2. Analysis of the Negative Damping Effect of the Synchronous Generator Oscillation of a Ship Power System
When the generator is disturbed in the running process, deviations are generated in its various electrical parameters. The electromagnetic torque, no-load electromotive force, generator voltage, and rotor angle of the synchronous generator are recorded as , , , and , respectively, and the corresponding amounts of change are , , , and , respectively. Their Heffron-Phillips model is expressed in
As seen in Figure 1, the excitation system changes by changing . The transfer function of the entire open-loop system is obtained by moving the summing point forward:
For the rapid excitation system, the transfer function GE is
Since in the rapid excitation system, TE ≈ 0, K3K6KA is far larger than 1, so we let s = jωd. Equation (5) is simplified to obtain
Setting TEQ = /(KAK6), we have
Equation (7) can be rewritten as
Equation (8) shows that two torque components can be generated due to flux linkage changes, that is, the synchronous torque and the damping torque ΔMDsΔδ, where
Considering the inherent damping torque DSΔδ and the synchronous torque K1Δδ of the synchronous generator, the conditions necessary for oscillation instability and nonperiodic instability not to occur to the synchronous generator are expressed in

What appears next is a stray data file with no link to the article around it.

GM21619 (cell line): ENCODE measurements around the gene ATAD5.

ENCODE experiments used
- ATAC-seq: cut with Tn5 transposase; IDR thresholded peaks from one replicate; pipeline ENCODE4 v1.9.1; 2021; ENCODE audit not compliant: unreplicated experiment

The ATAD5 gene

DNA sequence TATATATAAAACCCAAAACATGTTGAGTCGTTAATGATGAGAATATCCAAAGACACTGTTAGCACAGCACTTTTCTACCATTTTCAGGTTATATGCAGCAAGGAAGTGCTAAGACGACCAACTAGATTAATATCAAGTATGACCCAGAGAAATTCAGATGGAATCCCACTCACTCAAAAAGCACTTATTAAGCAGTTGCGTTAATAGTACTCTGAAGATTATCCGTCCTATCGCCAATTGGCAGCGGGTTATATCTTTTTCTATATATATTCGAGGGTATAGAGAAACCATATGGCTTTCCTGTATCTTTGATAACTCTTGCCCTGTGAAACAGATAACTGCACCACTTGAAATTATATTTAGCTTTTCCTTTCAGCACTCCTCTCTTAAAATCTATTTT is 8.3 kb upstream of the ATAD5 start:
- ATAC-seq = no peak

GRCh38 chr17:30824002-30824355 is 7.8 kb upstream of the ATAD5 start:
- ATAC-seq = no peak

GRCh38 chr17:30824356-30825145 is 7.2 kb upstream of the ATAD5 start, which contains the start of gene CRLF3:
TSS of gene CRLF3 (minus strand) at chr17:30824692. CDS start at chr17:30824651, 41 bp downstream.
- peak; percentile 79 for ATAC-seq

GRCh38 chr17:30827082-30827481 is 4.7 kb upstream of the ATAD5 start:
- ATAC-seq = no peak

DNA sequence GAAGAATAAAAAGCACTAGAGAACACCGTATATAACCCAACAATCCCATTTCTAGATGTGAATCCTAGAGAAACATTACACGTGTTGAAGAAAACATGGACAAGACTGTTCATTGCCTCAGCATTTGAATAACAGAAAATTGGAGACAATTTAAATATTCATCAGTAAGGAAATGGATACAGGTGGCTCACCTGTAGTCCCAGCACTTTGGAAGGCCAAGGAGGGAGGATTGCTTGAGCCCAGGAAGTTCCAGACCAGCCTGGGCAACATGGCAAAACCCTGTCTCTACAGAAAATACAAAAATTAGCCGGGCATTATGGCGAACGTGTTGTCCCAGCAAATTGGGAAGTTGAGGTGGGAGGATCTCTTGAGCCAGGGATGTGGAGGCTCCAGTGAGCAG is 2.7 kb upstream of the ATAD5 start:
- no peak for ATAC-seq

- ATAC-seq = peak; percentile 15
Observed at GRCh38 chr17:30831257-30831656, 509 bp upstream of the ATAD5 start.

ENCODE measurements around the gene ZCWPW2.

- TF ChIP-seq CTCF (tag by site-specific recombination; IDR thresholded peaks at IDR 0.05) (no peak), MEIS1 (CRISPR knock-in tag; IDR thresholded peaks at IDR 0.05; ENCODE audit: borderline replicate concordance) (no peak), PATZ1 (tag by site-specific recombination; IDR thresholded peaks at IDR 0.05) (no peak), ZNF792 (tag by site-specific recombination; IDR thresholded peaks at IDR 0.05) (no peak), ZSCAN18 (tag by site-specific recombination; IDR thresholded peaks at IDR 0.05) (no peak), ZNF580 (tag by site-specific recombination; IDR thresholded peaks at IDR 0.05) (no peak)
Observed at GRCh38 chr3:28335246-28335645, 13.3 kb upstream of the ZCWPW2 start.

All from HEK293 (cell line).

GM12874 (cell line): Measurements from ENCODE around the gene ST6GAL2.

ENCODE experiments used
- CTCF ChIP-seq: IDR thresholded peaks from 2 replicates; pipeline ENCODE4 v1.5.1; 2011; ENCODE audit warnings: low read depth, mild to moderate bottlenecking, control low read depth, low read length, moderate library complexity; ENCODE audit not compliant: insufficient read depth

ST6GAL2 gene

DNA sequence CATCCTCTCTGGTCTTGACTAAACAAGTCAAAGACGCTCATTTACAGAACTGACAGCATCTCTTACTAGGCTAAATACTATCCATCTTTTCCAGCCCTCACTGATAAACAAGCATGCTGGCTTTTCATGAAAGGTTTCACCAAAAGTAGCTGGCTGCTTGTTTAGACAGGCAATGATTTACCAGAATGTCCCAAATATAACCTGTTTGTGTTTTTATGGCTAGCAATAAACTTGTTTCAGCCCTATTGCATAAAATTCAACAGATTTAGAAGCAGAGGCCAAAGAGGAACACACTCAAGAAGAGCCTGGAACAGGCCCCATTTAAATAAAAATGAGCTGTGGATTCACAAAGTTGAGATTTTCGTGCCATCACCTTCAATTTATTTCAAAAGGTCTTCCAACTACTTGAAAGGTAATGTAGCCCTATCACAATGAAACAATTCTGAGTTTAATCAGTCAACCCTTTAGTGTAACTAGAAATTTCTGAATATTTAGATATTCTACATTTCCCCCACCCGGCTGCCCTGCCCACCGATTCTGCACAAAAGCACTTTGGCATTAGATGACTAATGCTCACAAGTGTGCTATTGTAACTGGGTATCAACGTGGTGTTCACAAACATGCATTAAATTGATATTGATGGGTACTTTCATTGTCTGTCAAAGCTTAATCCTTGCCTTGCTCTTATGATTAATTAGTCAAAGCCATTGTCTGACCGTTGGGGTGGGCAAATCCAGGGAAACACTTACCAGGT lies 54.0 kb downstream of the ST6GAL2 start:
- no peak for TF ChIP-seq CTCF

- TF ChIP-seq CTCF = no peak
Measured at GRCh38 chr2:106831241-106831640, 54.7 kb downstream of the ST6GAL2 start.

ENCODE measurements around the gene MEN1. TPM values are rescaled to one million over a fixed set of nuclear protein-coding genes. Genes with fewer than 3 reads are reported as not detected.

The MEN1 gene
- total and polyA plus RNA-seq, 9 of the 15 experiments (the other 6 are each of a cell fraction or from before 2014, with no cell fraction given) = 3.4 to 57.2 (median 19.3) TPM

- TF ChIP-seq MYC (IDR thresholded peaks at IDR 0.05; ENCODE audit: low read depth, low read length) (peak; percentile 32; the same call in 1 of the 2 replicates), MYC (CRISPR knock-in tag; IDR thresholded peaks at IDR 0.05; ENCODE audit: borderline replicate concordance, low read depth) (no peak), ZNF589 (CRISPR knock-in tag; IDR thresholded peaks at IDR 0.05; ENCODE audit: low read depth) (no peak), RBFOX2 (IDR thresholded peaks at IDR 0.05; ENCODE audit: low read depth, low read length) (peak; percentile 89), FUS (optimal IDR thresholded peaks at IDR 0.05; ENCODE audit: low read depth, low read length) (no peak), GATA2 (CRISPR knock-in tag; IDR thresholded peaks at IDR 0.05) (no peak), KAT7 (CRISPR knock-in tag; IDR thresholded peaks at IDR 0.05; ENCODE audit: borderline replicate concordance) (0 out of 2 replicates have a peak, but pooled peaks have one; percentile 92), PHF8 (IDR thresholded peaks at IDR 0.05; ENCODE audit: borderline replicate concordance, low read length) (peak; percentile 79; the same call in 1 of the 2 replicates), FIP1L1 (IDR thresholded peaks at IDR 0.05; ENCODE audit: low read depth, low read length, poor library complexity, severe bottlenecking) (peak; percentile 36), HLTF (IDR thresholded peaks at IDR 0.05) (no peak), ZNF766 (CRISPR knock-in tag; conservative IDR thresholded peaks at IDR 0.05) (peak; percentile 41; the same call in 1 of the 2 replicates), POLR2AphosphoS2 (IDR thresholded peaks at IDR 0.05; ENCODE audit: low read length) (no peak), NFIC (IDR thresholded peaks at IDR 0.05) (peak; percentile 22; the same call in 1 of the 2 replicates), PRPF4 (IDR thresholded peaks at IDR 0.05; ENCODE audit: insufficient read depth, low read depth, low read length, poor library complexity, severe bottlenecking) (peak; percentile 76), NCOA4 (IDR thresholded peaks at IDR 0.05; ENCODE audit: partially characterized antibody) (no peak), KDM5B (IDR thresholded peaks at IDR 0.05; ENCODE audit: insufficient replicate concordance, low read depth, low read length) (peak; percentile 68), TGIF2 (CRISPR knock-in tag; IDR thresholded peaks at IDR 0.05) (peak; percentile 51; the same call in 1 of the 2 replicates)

The ship power system is often in a state of heavy load. In this case, δ is relatively large, and K5 < 0. From equation (9), ΔMs > 0 is obtained; that is, the AVR causes the synchronous ability of the system to increase; from equation (10), ΔMD < 0 is obtained; that is, the AVR causes the total damping torque of the system to decrease. With increasing voltage amplification coefficient KA, TEQ decreases, and |ΔMD| increases. Because the AVR uses voltage as the control variable, the phase of the additional flux linkage it provides lags behind Δδ and has a component that is a reversed-phase quantity with respect to Δω. When the negative damping torque it generates causes the total damping torque coefficient to satisfy D + ΔMD < 0, Δδ becomes large, leading to a decrease in the stability of the system, and it is impossible to effectively restrain the oscillation phenomenon. This type of phenomenon in which the AVR worsens the damping of the generator set can be expressed in Figure 2.
When the system is in an equilibrium state, because it is subjected to external disturbance, the δ angle generates oscillations, which is expressed as Δδ. Let K5 < 0; then the first component of the voltage deviation ΔUt1 is the reverse of Δδ. Afterwards, ΔEfd is input into the excitation system, and the output ΔE'q is proportional to ΔMe2. When the AVR amplification multiple is relatively large, K4 can be ignored, as it is approximately equal to 0. Then, the block diagram of the excitation system control is shown in Figure 3. The transfer function of Figure 3 is
Because TE << 1 and K3K6KA >> 1, equation (13) is simplified as